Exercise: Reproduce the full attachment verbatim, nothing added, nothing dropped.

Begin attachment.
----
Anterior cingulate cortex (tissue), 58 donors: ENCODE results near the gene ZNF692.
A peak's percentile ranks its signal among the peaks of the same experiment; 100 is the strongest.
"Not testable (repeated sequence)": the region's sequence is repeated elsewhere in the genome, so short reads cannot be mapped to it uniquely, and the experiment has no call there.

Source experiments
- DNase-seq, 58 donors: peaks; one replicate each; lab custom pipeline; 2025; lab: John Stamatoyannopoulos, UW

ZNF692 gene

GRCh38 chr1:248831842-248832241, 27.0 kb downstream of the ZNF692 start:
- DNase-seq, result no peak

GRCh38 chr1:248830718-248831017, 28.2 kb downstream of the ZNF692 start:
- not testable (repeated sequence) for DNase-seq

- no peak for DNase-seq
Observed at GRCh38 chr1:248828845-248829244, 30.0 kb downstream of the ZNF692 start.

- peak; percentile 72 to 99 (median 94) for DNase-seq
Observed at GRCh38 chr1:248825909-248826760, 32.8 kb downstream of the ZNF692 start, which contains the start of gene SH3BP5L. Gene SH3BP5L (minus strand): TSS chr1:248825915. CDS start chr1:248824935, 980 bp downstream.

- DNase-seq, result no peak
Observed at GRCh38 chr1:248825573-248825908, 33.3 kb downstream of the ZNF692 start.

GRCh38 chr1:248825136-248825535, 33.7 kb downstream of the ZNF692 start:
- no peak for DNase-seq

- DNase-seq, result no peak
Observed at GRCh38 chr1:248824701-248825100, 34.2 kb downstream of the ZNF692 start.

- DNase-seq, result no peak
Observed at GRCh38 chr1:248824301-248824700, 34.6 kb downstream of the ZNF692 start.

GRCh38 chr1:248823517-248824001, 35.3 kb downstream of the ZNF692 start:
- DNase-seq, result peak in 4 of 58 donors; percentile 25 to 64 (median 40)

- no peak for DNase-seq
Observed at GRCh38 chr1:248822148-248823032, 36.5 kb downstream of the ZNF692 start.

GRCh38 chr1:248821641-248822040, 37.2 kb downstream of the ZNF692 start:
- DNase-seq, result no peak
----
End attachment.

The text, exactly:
Anterior cingulate cortex (tissue), 58 donors: ENCODE results near the gene ZNF692.
A peak's percentile ranks its signal among the peaks of the same experiment; 100 is the strongest.
"Not testable (repeated sequence)": the region's sequence is repeated elsewhere in the genome, so short reads cannot be mapped to it uniquely, and the experiment has no call there.

Source experiments
- DNase-seq, 58 donors: peaks; one replicate each; lab custom pipeline; 2025; lab: John Stamatoyannopoulos, UW

ZNF692 gene

GRCh38 chr1:248831842-248832241, 27.0 kb downstream of the ZNF692 start:
- DNase-seq, result no peak

GRCh38 chr1:248830718-248831017, 28.2 kb downstream of the ZNF692 start:
- not testable (repeated sequence) for DNase-seq

- no peak for DNase-seq
Observed at GRCh38 chr1:248828845-248829244, 30.0 kb downstream of the ZNF692 start.

- peak; percentile 72 to 99 (median 94) for DNase-seq
Observed at GRCh38 chr1:248825909-248826760, 32.8 kb downstream of the ZNF692 start, which contains the start of gene SH3BP5L. Gene SH3BP5L (minus strand): TSS chr1:248825915. CDS start chr1:248824935, 980 bp downstream.

- DNase-seq, result no peak
Observed at GRCh38 chr1:248825573-248825908, 33.3 kb downstream of the ZNF692 start.

GRCh38 chr1:248825136-248825535, 33.7 kb downstream of the ZNF692 start:
- no peak for DNase-seq

- DNase-seq, result no peak
Observed at GRCh38 chr1:248824701-248825100, 34.2 kb downstream of the ZNF692 start.

- DNase-seq, result no peak
Observed at GRCh38 chr1:248824301-248824700, 34.6 kb downstream of the ZNF692 start.

GRCh38 chr1:248823517-248824001, 35.3 kb downstream of the ZNF692 start:
- DNase-seq, result peak in 4 of 58 donors; percentile 25 to 64 (median 40)

- no peak for DNase-seq
Observed at GRCh38 chr1:248822148-248823032, 36.5 kb downstream of the ZNF692 start.

GRCh38 chr1:248821641-248822040, 37.2 kb downstream of the ZNF692 start:
- DNase-seq, result no peak